RESEARCH ARTICLE


Immunostimulant and Pharmacological Activities, of Cucurbita Maxima Seeds on Humoral and Cellular Immunity Cells and their Functions



Soukaina Laaraj1, Ibtissam Ouahidi2, Nada Al Moudani1, Mustapha Allali2, Lotfi Aarab1, *
1 Laboratory of Microbial Biotechnology and Bioactive Molecules (LM2BM), Faculty of Sciences and Techniques of Fez, Sidi Mohammed Ben Abdellah University Morocco
2 High Institute of Nursing and Technical Health (ISPITS). Ministry of Health, Fez, Morocco


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Creative Commons License
© 2024 The Author(s). Published by Bentham Open.

open-access license: This is an open access article distributed under the terms of the Creative Commons Attribution 4.0 International Public License (CC-BY 4.0), a copy of which is available at: https://creativecommons.org/licenses/by/4.0/legalcode. This license permits unrestricted use, distribution, and reproduction in any medium, provided the original author and source are credited.

* Address correspondence to this author at the Faculty of Sciences & Techniques, Laboratory of Microbial Biotechnology & Bioactive Molecules, Sidi Mohammed Ben Abdellah University, PO Box 2202, Road of Immouzer, Fez, Morocco; E-mail: aarab.lotfi0@gmail.com


Abstract

Background

Natural resources are key for discovering medicinal compounds. Hence, the objective of this study was to evaluate the immunomodulatory activities of Cucurbita maxima (pumpkin) seeds, a component of Moroccan folk medicine believed to enhance immunity.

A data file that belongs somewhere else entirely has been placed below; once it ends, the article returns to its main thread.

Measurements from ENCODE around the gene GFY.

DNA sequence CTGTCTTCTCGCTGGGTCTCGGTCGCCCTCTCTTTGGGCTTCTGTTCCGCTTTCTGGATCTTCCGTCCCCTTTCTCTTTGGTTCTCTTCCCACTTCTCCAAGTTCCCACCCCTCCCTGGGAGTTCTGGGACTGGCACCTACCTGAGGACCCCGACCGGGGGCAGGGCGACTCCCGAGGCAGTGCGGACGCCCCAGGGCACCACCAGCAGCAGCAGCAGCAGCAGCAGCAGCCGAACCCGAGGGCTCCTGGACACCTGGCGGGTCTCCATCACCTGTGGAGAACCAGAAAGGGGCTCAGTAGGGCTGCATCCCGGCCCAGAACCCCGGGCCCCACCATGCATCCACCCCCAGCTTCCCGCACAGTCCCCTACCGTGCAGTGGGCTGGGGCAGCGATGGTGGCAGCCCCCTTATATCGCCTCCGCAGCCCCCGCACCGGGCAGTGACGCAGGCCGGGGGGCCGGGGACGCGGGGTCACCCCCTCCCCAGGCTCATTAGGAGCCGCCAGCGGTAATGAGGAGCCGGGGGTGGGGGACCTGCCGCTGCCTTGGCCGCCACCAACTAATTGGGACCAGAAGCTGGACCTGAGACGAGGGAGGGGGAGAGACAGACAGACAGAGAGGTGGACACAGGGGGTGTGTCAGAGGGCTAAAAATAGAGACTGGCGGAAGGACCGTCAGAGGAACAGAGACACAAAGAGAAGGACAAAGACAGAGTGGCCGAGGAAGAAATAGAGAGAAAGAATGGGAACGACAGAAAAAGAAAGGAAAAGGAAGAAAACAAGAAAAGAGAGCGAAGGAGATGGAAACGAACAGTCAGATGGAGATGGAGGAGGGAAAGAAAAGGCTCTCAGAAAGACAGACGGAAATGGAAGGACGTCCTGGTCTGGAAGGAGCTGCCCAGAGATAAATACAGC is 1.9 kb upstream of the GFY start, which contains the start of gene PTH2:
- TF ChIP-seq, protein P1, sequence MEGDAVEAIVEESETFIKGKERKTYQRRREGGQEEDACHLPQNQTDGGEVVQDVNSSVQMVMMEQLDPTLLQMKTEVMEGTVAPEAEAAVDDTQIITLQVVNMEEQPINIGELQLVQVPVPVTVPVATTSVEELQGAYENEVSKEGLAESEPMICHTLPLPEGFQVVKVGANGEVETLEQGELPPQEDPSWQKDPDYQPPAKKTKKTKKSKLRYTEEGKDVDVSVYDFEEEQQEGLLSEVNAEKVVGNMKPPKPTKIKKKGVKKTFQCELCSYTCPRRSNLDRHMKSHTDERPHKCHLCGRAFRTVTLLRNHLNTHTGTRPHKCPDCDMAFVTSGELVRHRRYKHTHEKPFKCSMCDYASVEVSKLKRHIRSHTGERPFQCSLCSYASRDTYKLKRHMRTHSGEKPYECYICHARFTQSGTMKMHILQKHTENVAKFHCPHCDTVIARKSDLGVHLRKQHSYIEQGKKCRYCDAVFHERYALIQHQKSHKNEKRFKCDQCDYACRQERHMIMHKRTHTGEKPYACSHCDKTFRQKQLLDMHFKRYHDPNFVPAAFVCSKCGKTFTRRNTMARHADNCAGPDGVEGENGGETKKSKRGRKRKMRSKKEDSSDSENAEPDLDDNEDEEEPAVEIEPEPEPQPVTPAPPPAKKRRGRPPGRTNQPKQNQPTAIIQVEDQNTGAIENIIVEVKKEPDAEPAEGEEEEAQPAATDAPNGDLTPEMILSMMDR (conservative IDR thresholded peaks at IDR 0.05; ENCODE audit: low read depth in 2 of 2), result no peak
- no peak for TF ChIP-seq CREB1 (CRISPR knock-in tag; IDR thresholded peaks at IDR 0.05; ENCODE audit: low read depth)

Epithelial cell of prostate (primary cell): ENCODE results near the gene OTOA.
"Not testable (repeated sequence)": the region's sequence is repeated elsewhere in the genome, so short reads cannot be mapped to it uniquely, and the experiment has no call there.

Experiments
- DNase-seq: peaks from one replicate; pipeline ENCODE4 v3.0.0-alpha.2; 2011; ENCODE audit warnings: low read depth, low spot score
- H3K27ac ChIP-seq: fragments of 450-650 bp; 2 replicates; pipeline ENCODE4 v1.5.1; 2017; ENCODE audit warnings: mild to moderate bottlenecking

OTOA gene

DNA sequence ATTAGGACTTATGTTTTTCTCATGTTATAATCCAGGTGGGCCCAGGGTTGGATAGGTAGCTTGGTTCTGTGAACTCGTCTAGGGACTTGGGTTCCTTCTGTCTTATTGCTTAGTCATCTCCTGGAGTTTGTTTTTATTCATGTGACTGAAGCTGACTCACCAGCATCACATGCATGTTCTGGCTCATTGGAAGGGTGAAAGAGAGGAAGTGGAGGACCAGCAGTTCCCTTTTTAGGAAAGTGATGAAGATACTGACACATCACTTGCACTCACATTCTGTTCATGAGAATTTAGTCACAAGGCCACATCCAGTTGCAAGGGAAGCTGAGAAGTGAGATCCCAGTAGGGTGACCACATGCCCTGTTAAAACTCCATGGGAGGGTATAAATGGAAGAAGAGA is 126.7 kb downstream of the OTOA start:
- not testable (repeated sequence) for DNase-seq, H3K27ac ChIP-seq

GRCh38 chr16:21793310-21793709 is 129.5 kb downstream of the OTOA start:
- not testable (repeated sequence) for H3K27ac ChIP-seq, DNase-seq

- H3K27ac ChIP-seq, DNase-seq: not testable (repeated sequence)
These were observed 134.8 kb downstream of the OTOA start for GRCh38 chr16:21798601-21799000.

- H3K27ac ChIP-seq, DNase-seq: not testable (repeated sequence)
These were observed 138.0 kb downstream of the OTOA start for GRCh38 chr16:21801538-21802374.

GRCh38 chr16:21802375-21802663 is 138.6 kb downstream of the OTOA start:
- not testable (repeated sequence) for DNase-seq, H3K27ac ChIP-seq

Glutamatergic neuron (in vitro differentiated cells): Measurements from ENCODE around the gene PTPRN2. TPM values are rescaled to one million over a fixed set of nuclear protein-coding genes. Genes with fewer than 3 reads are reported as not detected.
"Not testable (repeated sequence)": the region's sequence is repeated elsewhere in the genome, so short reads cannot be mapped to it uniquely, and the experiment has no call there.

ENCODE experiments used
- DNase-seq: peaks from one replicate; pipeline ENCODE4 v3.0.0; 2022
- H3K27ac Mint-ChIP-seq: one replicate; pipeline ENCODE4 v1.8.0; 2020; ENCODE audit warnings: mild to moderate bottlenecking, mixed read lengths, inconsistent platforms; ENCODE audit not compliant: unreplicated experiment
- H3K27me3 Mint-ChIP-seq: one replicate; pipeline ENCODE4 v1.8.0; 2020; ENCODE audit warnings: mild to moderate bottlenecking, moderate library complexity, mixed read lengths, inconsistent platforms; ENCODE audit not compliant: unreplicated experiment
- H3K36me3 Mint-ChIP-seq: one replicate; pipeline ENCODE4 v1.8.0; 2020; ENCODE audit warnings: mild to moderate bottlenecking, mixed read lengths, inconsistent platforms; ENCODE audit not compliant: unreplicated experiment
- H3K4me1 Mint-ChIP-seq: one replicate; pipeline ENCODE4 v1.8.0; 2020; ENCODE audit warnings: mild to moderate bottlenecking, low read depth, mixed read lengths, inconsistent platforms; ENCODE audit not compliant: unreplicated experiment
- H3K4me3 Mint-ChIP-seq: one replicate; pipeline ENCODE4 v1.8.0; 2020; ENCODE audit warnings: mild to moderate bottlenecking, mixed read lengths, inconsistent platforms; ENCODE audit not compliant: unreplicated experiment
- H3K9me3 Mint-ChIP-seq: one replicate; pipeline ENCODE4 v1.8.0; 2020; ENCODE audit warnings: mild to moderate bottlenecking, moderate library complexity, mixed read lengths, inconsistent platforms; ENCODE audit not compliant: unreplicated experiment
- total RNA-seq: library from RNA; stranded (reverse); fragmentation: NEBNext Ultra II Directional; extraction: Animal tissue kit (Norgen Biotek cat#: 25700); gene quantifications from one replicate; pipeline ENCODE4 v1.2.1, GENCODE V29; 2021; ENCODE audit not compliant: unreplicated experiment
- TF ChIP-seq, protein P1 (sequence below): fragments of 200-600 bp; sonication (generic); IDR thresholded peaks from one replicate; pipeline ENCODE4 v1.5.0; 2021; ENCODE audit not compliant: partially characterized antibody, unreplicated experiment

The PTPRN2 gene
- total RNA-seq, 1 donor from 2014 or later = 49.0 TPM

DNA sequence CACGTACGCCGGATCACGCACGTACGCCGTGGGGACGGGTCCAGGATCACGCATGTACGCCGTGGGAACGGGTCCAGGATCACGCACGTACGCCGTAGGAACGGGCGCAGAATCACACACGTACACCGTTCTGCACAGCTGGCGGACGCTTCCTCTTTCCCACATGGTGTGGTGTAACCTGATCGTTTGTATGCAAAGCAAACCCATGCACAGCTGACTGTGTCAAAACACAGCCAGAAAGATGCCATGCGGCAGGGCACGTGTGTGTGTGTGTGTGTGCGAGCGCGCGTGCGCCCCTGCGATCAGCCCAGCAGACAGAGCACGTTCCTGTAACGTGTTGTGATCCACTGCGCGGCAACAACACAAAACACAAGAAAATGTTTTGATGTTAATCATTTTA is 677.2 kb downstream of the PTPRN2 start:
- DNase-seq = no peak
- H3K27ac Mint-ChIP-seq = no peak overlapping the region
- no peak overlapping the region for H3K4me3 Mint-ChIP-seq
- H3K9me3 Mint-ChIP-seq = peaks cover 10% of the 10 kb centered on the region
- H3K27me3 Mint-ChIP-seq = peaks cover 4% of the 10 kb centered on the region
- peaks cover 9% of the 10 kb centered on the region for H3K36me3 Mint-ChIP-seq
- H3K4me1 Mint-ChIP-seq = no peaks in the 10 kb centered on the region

Methods

We produced three distinct extracts employing ethanol, ethyl acetate, and water as solvents. The immunomodulatory effects of these extracts were assessed on rabbit immune cell proliferation and their functions, including IgG production, cytotoxicity, and phagocytosis.

Results

The study findings reveal a significant stimulation in thymocyte proliferation, yielding a remarkable 285.7% response, along with a 146.5% increase in cytotoxicity (MLR) in response to the aqueous extract. Furthermore, there was a notable enhancement in complement activity by 119.9% in response to the aqueous extract, implying the potential of C. maxima to modulate both humoral and cellular immunity. Additionally, both EtOAc and aqueous extracts led to a reduction in macrophage phagocytic function. The assessment of the antibacterial properties of ethanol extract showed greater effectiveness against Bacillus, E. Coli, and Staphylococcus. In a separate analysis, antioxidant activity was gauged through DPPH, FRAP, and ABTS methods. These tests exhibited robust antioxidative effects across all extracts, characterized by higher levels of phenolic and flavonoid content. The FT-IR spectrum indicated the presence of compounds such as triglycerides, sterol esters, phospholipids, and unsaturated fatty acids in the extracts.